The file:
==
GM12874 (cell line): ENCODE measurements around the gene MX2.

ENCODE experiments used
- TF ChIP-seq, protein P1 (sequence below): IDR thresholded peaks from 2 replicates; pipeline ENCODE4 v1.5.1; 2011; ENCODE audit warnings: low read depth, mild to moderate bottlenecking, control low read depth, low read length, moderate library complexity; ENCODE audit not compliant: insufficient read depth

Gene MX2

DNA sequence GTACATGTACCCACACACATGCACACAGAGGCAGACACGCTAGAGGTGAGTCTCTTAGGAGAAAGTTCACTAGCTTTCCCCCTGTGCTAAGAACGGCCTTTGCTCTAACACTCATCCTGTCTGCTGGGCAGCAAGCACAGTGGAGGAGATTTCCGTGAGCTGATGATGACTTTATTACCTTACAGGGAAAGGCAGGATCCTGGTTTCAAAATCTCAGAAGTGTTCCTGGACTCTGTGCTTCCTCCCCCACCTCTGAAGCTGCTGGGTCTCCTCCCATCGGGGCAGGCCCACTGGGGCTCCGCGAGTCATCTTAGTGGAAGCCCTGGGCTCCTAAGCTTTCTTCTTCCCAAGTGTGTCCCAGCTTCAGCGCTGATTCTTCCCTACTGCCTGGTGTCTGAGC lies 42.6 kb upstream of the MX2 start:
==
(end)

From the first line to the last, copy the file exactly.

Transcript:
GM12874 (cell line): ENCODE measurements around the gene MX2.

ENCODE experiments used
- TF ChIP-seq, protein P1 (sequence below): IDR thresholded peaks from 2 replicates; pipeline ENCODE4 v1.5.1; 2011; ENCODE audit warnings: low read depth, mild to moderate bottlenecking, control low read depth, low read length, moderate library complexity; ENCODE audit not compliant: insufficient read depth

Gene MX2

DNA sequence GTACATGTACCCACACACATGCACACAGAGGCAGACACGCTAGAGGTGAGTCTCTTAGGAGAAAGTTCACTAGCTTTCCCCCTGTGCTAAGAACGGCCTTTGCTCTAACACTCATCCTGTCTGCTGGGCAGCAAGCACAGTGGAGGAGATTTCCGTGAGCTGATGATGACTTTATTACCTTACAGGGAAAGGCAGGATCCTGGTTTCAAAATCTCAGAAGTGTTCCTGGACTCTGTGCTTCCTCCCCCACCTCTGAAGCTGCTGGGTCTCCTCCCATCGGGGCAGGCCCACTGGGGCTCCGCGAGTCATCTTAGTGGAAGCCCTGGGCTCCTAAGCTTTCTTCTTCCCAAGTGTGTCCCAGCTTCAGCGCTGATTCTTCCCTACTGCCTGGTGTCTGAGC lies 42.6 kb upstream of the MX2 start: